A skill is any activity that can be improved through training, experience, and the acquisition of specialized knowledge. Conceptually, this encompasses physical skills such as dancing and weapon use, professional skills such as woodcarving and brewing, artistic skills such as singing and painting, and knowledge-based skills such as architecture and teaching. Conventional magic (shamanism and witchcraft) is included under the same system, as is language fluency, but the divinely granted abilities of Followers are not.

A character's capability at a skill is governed by the particular fields of expertise they have pursued. As one earns Expertise awards, overall skill proficiency rises as well.

Fields of Expertise

Expertise awards document a character's particular aptitudes and experience, denoting their personal specialties within the overall skill concept. Fields of Expertise may reflect subdisciplines of a skill, distinct branches of methodology and application, and domains of specialized knowledge. Thus, as characters acquire more Expertise, they develop greater capabilities and knowledge, increasing their overall aptitude at the skill.

Most Expertises may be taken in any order, but some may be tiered into basic and advanced practices, or otherwise depend on earning some other award first; refer to each skill page for any constraints on progression.

Earning Expertise

During character creation, initial Expertises may be taken depending on the character's age. These Expertise must be distributed across an equal number of skills, one Expertise per skill. Age categories are based on racial aging tables, as follows:

  1. Children under the age of maturity receive one Expertise
  2. Young adults receive two Expertise
  3. Adults in the prime of their life receive three
  4. Those middle-aged or older receive four

After beginning play, all further Expertise must be awarded by a Moderator. These awards are earned through the completion and submission of four skill training threads; a Moderator will review the threads and judge whether they satisfy requirements for advancing in skill. Those requirements are:

  • At least 2,500 words on the part of the training character
  • Centered on practice and application of the desired Expertise
  • Uses a meaningful level of detail
  • Demonstrates OOC familiarity with principles, terminology, and methods
  • Shows the character developing in the desired Expertise (whether within each thread, or across the set; ideally both)
  • Actions are appropriate for current skill proficiency

To illustrate, say that Bob is working on earning the Expertise Hunting: Large Game. He writes a thread with the following posts: getting his gear and heading out away from town, walking through the woods listening to the morning birds and keeping an eye out for tracks, spotting a deer browsing next to a stream, stealthily positioning himself and shooting the deer with an arrow, then field-dressing the carcass and arranging to get it home. While that thread describes a reasonable enough day of hunting, it is not appropriate as skill training because it essentially presents a string of chance events and good fortune: Bob went for a walk, saw a deer, killed it with one shot, and that was that.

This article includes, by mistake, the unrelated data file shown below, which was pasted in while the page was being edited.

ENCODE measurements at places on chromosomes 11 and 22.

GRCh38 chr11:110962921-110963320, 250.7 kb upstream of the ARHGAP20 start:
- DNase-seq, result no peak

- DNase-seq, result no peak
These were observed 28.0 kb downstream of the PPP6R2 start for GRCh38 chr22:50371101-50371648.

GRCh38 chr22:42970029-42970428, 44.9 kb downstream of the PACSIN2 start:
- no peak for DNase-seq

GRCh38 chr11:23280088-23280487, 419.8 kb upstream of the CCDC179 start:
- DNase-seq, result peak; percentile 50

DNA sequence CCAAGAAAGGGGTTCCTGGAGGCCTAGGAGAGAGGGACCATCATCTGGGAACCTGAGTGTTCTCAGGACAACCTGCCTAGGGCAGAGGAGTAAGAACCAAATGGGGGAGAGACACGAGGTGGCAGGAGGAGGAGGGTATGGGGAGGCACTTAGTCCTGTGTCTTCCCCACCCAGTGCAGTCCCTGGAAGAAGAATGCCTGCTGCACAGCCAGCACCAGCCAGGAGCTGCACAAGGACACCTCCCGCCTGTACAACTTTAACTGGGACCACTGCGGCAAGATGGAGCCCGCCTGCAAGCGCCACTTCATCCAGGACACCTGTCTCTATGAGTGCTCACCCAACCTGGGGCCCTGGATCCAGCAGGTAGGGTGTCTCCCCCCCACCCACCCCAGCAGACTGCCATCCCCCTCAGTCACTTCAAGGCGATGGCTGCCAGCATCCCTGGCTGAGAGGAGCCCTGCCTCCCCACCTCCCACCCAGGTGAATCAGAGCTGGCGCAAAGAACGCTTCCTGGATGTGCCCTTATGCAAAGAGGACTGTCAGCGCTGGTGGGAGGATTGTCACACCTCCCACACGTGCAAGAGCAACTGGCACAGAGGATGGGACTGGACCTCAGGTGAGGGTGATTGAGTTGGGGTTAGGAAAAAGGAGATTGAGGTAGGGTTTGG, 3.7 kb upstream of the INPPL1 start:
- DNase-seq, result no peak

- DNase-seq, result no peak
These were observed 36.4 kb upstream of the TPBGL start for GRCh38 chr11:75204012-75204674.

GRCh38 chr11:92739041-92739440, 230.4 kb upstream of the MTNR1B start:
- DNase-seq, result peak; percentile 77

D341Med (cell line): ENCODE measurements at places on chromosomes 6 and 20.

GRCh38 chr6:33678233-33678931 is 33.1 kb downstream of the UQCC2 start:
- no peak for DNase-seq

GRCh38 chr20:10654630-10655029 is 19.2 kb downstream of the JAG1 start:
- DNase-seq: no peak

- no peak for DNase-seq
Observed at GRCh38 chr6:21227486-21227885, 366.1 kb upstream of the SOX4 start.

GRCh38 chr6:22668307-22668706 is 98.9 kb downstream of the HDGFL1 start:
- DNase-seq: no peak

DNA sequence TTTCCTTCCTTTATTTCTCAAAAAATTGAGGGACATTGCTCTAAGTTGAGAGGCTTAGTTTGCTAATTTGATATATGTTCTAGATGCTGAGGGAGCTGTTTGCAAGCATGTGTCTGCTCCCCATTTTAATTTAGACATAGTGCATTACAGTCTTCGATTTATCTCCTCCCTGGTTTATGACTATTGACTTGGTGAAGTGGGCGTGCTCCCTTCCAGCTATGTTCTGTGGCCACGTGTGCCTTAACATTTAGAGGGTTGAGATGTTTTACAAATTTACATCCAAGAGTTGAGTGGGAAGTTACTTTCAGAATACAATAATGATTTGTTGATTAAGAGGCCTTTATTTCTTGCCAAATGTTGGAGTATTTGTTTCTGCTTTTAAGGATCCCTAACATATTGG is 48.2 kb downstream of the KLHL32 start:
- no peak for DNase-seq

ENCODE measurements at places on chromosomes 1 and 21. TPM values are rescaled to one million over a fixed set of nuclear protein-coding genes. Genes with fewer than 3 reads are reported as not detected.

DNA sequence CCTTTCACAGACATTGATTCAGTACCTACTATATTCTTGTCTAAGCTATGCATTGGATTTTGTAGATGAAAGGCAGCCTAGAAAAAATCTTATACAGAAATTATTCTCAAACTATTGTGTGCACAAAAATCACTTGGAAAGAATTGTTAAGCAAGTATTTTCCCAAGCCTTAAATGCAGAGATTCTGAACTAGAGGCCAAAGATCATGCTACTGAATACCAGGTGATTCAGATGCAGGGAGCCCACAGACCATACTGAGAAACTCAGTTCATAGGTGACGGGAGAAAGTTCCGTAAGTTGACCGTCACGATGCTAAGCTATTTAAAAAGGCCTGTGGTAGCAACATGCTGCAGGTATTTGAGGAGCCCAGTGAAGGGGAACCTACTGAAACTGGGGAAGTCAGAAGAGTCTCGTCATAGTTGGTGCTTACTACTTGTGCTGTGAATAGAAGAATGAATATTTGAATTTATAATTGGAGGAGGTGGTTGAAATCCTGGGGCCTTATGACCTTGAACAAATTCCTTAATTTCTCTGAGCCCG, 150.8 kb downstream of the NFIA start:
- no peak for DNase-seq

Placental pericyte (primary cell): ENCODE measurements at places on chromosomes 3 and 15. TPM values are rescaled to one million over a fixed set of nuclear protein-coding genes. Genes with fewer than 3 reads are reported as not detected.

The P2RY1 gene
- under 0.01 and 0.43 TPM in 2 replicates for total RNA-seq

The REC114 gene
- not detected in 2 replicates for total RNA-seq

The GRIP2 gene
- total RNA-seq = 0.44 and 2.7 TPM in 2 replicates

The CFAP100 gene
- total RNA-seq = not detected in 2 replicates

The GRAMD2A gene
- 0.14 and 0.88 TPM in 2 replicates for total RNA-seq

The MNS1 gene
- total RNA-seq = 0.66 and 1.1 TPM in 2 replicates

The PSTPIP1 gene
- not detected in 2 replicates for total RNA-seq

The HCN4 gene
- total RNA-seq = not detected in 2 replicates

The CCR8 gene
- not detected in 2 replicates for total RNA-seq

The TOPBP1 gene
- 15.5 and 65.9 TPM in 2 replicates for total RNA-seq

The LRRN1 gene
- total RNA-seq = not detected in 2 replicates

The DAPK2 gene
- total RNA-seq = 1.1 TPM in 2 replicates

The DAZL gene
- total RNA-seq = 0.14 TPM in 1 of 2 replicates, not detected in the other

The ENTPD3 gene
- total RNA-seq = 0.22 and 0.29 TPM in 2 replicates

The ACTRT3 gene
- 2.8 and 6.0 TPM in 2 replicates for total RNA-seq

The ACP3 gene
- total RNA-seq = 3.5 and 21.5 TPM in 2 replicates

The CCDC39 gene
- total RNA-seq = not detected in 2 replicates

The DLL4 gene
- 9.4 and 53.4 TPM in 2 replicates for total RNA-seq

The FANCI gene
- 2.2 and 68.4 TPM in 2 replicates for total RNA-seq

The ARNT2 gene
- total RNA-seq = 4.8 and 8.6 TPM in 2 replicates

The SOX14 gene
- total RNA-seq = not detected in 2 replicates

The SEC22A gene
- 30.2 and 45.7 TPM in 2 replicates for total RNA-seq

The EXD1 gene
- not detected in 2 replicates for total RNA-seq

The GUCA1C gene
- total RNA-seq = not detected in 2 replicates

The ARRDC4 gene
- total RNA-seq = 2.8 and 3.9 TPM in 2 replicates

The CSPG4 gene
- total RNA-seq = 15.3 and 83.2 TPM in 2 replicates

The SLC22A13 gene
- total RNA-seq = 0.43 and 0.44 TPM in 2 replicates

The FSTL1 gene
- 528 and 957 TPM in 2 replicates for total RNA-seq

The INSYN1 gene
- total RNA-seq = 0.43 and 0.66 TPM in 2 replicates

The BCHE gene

To be eligible for an award, skill training threads must be targeted towards the Expertise in question. In the case of the Hunting: Large Game expertise, that means expressing knowledge about the quarry. For example, Bob might write about observing the local deer herd, and learning that they often visit a particular stream around dawn. He might write about coming across an elk print, recognizing it as different from deer, and heading away because that's a bigger animal than he wants to bring down. As he walks through the woods, he could be reviewing what he knows about deer and planning where to ambush one. If it's Spring or early Summer, he might stumble across a hidden fawn; in Fall, his hunting might be complicated by rival bucks in rut. When he finds his quarry, he might make a misstep and put the deer on alert, or equally describe not seeing various signs of alarm in them as indication of his successful stealth. And when he takes his shot, he should spend words to place it to best effect; depending on his proficiency, he might miss altogether, or fail to immediately kill it, which then spooks the deer and requires him to track it down, or succeed if skill and fortune are in his favor.

In short, to earn "Hunting: Large Game", the training threads must be oriented around the large game in question, not just the hunting part; they need more than a casual level of detail; and they do not have to end in the character's success. Indeed, failures and qualified successes are appreciated as opportunities for character growth.